I've written a short python script that attempts to solve the problem of finding the longest common substring using the dynamic programming technique. It is meant to be generalised so I could plug in any number of strings and it would find the longest common substring.

def longest_common_substring(*strings):
    table = defaultdict(int)
    for pos in product(*(range(len(s)) for s in strings)):
        same = len(set(s[i] for s, i in zip(strings, pos))) is 1
        table[pos] = table[tuple(map(lambda n: n - 1, pos))] + 1 if same else 0
    return max(table.items(), key=operator.itemgetter(1))

This works fine for a small number of short strings, but the space and time complexity absolutely blows up with longer strings.

I got this from wikipedia, and since this approach is clearly terrible for multiple longer strings (or maybe my implementation is just bad!?), I am wondering what I could do to improve it? Wikipedia also metions a generalised suffix trees... I am not familiar with them at all so would that be a better approach?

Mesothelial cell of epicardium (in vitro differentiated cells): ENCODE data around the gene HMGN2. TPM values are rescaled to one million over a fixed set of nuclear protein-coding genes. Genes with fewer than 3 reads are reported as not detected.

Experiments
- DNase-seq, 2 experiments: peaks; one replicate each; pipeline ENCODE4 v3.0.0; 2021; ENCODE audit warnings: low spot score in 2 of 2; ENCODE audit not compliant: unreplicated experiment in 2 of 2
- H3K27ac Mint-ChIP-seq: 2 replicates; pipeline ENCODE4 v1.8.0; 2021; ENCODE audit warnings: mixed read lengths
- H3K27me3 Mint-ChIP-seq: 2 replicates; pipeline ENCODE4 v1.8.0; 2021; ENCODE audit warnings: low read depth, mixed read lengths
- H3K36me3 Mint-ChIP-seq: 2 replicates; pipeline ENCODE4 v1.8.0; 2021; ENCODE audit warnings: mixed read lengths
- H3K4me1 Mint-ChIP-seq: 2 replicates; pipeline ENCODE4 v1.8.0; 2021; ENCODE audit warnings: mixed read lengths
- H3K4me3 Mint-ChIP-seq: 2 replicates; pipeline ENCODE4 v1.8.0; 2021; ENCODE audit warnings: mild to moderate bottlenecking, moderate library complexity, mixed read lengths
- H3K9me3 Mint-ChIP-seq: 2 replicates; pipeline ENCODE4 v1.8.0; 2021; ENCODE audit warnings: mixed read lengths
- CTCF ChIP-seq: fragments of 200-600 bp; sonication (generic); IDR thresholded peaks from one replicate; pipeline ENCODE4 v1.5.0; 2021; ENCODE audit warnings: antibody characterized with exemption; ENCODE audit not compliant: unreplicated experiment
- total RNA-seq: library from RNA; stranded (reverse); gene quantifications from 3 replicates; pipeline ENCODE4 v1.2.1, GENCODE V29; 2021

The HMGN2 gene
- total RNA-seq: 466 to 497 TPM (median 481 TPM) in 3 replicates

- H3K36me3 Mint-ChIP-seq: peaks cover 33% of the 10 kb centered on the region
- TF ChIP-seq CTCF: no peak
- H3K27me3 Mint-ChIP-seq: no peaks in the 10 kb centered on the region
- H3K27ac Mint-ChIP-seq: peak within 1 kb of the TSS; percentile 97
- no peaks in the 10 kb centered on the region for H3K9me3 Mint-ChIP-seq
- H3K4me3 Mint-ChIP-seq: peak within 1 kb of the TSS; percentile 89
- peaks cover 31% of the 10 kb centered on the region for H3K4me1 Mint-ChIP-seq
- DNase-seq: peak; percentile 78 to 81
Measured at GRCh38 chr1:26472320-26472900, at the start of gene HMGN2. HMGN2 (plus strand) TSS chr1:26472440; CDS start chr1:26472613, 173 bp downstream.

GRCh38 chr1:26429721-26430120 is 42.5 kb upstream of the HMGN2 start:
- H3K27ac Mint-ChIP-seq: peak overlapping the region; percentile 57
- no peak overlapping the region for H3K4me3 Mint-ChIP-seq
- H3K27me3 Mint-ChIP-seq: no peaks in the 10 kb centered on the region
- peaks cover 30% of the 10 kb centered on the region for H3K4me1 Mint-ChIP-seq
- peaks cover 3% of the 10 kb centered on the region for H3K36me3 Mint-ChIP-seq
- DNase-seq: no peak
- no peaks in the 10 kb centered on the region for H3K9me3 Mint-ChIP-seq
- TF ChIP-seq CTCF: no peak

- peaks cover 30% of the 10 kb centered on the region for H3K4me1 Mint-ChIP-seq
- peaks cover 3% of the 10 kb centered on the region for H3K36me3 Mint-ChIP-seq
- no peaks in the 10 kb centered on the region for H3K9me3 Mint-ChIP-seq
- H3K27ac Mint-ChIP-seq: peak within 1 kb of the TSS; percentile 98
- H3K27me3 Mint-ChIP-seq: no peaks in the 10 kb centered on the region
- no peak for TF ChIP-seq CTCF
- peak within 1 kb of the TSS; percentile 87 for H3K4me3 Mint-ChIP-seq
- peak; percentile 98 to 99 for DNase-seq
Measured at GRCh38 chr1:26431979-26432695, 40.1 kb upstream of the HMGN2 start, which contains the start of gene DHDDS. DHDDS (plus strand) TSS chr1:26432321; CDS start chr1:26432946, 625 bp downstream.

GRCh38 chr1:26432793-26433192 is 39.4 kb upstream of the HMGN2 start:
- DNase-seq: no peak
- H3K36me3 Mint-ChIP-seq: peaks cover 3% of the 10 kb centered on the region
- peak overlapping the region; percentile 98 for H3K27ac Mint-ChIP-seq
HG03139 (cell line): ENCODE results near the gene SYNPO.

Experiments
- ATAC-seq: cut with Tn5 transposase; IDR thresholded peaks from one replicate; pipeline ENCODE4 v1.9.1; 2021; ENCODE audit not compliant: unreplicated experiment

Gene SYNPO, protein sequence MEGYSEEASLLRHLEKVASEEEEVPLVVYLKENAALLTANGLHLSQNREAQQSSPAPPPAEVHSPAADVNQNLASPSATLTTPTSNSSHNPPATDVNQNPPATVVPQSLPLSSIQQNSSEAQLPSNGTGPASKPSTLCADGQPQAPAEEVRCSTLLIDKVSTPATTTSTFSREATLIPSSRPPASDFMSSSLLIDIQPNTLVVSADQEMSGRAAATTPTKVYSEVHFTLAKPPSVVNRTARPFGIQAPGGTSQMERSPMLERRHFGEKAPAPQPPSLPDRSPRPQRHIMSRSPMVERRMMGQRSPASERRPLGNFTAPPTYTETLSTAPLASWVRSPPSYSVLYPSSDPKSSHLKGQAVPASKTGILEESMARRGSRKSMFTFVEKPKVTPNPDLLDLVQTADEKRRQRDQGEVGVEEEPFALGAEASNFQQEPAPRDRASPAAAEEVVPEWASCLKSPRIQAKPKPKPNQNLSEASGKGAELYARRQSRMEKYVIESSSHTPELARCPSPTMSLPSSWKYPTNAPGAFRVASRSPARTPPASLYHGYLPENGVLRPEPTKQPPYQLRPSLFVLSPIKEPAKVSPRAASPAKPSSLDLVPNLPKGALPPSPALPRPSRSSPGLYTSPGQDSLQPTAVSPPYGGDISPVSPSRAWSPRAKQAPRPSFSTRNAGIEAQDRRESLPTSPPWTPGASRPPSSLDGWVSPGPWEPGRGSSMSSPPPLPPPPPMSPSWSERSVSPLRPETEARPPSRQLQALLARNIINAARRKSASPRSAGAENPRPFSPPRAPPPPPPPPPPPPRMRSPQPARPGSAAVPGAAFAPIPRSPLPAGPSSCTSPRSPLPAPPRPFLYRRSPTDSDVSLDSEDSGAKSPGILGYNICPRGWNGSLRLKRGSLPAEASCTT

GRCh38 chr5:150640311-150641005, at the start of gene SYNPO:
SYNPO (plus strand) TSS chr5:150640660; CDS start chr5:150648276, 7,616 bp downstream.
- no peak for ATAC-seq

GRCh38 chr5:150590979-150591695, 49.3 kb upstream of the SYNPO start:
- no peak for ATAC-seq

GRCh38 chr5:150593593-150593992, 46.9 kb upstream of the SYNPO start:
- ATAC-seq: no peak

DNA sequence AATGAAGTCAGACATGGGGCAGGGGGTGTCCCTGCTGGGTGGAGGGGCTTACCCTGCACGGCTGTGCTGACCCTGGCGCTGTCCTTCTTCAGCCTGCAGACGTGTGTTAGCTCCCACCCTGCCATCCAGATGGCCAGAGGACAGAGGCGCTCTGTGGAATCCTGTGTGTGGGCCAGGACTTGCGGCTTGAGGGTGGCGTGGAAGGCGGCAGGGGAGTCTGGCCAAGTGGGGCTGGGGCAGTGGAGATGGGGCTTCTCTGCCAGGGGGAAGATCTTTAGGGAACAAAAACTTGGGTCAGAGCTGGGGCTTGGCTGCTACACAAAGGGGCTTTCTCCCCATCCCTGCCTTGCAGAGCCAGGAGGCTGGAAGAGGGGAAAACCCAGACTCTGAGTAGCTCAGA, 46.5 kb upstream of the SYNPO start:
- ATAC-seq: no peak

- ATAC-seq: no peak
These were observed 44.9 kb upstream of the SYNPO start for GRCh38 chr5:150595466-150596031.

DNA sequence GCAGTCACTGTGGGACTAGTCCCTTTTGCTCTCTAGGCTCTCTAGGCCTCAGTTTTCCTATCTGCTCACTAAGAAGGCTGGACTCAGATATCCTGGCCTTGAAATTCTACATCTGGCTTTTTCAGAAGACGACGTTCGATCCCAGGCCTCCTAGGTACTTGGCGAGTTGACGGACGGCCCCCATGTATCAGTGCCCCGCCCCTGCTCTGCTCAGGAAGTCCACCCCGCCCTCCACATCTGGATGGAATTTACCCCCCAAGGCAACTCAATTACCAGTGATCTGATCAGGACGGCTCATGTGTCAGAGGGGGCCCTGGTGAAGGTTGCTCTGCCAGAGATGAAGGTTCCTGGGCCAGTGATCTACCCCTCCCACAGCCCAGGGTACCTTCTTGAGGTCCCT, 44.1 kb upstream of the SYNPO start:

Also, if its my implementation, I'd love to know what's wrong and what I could do better in terms of space complexity.


1 Answer 1


Sorry I've not examined too closely your code to make a comment, but just considering the problem as stated and the fact you are using Py3, I would probably solve it with itertools.accumulate, e.g.:

>>> import itertools as it
>>> import operator as op
>>> ss = ["thisishello", "dfdsishdllo", "ashsisdsdsf"]
>>> i, l = max(enumerate(it.accumulate(it.chain([0], zip(*ss)),
...                      lambda x, y: (x+1)*(len(set(y)) == 1))), key=op.itemgetter(1))
>>> i, l, ss[0][i-l:i]
(6, 3, 'sis')

Should work well for an arbitrary number of strings as it uses generators and doesn't create any intermediate data structures.
It does use the fact that a False equates to 0 with len(set(y)) == 1 but if that is uncomfortable you could simply replace with 1 if len(set(y)) == 1 else 0.

Note: I still wish that itertools.accumulate had an initial value argument much like functools.reduce has, would avoid the need of chaining the initial value to the iterable.

  • \$\begingroup\$ This is a very interesting approach, I've never really used accumulate much. Very interesting use case :) I'll be sure to test it out! \$\endgroup\$
    – Pavlin
    Commented Oct 29, 2016 at 18:06

Your Answer

By clicking “Post Your Answer”, you agree to our terms of service and acknowledge you have read our privacy policy.

Not the answer you're looking for? Browse other questions tagged or ask your own question.